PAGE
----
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The Predicament of Belief: Science, Philosophy, and Faith Hardcover – December 31, 2011


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Product Details

  • Hardcover: 240 pages
  • Publisher: Oxford University Press (December 31, 2011)
  • Language: English
  • ISBN-10: 019969527X
  • ISBN-13: 978-0199695270
  • Product Dimensions: 8.6 x 5.4 x 0.9 inches
  • Shipping Weight: 12.6 ounces (View shipping rates and policies)
  • Average Customer Review: 4.2 out of 5 stars  See all reviews (5 customer reviews)
  • Amazon Best Sellers Rank: #1,134,577 in Books (See Top 100 in Books)

Editorial Reviews

Review

One cannot fail to admire the unfailing lucidity of the writing, the plangent honesty of the exploration, and the authors untiring determination to consider every direction in which the argument may take them. Neil Spurway, ESSSAT News & Reviews

About the Author


Philip Clayton is Ingraham Professor at the Claremont School of Theology and Professor of Religion at Claremont Graduate University. Holder of a joint PhD in Philosophy and Religious Studies from Yale University, he has held guest professorships at Harvard University, the University of Cambridge, and the University of Munich. He is author or editor of some twenty books and close to 200 articles in philosophy, theology, and the religion-science debate. His Oxford publications include Mind and Emergence: From Quantum to Consciousness, The Re-emergence of Emergence (co-edited with Paul Davies), and the Oxford Handbook of Religion and Science.


Steven Knapp is the sixteenth president of the George Washington University in Washington, DC, where he is also a professor of English. Before assuming his current position in 2007, he served as dean of arts and sciences and then as provost of the Johns Hopkins University in Baltimore, Maryland; before that, he taught English literature at the University of California, Berkeley. He is the author of two books and author or co-author of numerous articles and lectures on literature, literary theory, philosophy, and religion. Dr. Knapp earned his bachelor's degree at Yale University and his master's and doctoral degrees at Cornell University. Outside the academy, he has been active in a wide range of community and religious affairs.

More About the Author

Philip Clayton is the Dean of Claremont School of Theology and Provost of Claremont Lincoln University. He also holds the Ingraham Chair at CST. Clayton earned a joint PhD in Religious Studies and Philosophy from Yale University and has held visiting appointments at Harvard University, the University of Cambridge, and the University of Munich. He has published over 20 books and hundreds of academic and popular articles.

Over the course of 25 years of teaching and researching, Clayton's interests migrated gradually from philosophy through the science-religion debate to constructive theology. Explanation from Physics to Theology: An Essay in Rationality and Religion (Yale 1989) and several dozen articles explored similarities and differences in how knowledge and explanations function across the disciplines. The Problem of God in Modern Thought (Eerdmans 2000) and a series of accompanying articles explored the fall and rise of theistic metaphysics in the modern era. Clayton then moved into a variety of leadership positions in the international debate on the science-religion relationship, including Principal Investigator of the Science and the Spiritual Quest program. He has been an outspoken advocate for multi-cultural and multi-religious approaches to the field. Clayton has written or edited over a dozen books in this field and spoken on the topic in almost every continent. Recent works include Adventures in the Spirit (Fortress 2009), In Quest of Freedom (Vandenhoeck & Ruprecht 2009), The Predicament of Belief (Oxford 2012, with Steven Knapp), and Religion and Science: The Basics (Routledge 2012).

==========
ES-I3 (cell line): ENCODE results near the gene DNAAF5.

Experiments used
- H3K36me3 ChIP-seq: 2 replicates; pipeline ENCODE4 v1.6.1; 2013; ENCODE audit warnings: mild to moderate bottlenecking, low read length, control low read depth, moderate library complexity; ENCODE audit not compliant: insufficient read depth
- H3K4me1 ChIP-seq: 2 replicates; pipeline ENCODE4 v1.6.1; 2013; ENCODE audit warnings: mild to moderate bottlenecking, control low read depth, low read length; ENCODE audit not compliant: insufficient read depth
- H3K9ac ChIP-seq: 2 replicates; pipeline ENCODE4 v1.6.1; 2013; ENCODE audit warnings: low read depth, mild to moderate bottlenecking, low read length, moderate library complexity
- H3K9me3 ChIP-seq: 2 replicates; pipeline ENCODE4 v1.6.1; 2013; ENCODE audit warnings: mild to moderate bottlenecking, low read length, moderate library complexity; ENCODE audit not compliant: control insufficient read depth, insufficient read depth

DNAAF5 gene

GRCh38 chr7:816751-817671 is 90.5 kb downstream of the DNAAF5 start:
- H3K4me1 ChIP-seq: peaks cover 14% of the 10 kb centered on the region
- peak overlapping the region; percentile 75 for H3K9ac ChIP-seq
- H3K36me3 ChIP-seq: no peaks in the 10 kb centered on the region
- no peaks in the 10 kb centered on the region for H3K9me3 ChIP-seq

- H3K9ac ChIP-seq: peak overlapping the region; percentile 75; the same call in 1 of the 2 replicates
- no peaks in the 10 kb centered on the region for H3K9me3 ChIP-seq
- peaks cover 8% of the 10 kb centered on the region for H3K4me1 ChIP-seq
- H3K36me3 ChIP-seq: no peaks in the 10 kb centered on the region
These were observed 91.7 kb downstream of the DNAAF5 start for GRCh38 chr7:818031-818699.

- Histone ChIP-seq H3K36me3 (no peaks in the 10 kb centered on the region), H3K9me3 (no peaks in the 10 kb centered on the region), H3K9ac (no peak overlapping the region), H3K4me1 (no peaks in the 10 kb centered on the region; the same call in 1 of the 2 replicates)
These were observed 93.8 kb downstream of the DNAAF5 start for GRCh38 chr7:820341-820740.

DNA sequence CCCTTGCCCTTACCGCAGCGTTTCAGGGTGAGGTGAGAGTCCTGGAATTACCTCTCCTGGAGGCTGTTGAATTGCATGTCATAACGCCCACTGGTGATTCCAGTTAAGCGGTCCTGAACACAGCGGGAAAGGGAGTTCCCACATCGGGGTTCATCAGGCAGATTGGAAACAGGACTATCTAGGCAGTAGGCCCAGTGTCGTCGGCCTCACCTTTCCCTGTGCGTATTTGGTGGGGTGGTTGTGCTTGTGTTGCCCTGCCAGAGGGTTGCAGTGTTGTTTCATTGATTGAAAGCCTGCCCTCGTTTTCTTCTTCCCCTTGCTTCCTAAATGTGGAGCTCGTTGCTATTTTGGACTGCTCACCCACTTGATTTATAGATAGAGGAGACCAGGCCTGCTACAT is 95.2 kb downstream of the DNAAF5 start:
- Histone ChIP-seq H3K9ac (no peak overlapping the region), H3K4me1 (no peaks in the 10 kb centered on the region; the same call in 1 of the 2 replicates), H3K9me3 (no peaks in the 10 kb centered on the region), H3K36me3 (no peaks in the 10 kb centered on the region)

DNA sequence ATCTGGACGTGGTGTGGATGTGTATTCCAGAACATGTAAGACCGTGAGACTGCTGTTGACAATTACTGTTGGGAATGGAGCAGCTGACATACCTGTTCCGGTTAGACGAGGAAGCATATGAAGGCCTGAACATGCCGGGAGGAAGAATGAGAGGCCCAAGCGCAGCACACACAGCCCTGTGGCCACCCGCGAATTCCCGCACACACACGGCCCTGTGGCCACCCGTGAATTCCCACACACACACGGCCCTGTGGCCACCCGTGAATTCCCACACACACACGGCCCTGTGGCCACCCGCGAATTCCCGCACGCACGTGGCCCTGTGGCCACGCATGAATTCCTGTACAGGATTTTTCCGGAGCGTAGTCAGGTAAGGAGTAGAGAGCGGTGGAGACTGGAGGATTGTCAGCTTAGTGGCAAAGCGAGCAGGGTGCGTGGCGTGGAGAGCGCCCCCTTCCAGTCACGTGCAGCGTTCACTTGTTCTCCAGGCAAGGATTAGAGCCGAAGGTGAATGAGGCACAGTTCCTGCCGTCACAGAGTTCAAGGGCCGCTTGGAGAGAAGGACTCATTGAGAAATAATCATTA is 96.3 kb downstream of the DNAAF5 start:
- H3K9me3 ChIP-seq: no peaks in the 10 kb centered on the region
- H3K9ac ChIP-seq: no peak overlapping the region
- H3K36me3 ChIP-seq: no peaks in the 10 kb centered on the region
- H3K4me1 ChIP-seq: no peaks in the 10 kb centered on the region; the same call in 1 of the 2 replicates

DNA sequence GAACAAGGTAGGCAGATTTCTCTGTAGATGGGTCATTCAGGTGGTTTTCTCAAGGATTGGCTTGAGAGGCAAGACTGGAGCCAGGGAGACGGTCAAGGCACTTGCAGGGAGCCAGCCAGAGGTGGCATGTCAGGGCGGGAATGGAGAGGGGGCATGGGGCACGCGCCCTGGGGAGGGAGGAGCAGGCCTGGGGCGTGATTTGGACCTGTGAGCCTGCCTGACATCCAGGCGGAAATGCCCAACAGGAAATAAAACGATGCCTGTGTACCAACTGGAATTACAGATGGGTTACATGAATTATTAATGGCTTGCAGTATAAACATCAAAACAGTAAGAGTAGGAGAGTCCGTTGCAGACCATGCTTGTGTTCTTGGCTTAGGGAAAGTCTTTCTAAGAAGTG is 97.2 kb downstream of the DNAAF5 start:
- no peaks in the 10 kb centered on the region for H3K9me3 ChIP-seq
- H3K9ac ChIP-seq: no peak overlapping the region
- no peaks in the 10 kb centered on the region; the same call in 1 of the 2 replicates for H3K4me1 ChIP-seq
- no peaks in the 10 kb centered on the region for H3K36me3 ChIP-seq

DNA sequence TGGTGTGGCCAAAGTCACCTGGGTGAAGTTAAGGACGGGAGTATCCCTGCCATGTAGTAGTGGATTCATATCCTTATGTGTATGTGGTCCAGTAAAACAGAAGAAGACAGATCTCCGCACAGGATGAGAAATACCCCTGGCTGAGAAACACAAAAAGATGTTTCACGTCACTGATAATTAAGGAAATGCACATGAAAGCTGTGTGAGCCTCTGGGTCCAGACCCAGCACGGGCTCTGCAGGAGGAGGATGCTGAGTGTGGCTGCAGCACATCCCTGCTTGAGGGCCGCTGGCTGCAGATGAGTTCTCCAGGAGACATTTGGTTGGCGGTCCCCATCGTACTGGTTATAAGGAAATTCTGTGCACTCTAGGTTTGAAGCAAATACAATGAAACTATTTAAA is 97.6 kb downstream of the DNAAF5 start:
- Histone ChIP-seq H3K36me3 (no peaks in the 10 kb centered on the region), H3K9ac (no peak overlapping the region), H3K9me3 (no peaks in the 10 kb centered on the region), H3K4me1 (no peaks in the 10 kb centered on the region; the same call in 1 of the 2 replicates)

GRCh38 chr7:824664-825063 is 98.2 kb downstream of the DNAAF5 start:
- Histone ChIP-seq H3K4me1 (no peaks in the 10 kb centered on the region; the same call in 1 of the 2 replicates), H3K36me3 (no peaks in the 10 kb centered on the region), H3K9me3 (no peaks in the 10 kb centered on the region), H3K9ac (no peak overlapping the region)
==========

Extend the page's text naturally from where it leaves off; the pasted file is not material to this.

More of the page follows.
A series of events precipitated the most recent turn: leading the Ford Foundation grant "Rekindling Theological Imagination" with Marjorie Suchocki; lecturing around the country on emergent Christianity; organizing the "Theology After Google" event; and launching the "Big Tent Christianity" movement with Brian McLaren, Tony Jones, Tripp Fuller, and others. Transforming Christian Theology: For Church and Society (Fortress 2009) argued that seminaries should help prepare Christian leaders for an unheralded transformation in the church, which has already begun in our culture. Soon thereafter the invitation came to help lead Claremont School of Theology as it becomes the Christian member of an interreligious consortium of schools known as Claremont Lincoln University. The offer was too tempting to refuse.

Customer Reviews

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Most Helpful Customer Reviews

14 of 14 people found the following review helpful By Miami Reader on January 12, 2012
Format: Kindle Edition Verified Purchase
If you like to think about your religious faith, this is the book for you. For many, it will be a difficult read because it contains philosophical and theological concepts that are difficult to understand and are not always fully explained within the text itself. Does faith seem impossible in a scientific age? This book takes this question and deals with it forthrightly. Question that you may have had about your faith but were afraid to ask and no one else was talking about are explored in this book. If you are willing to be opened minded and stretch your mind, I highly recommend this book.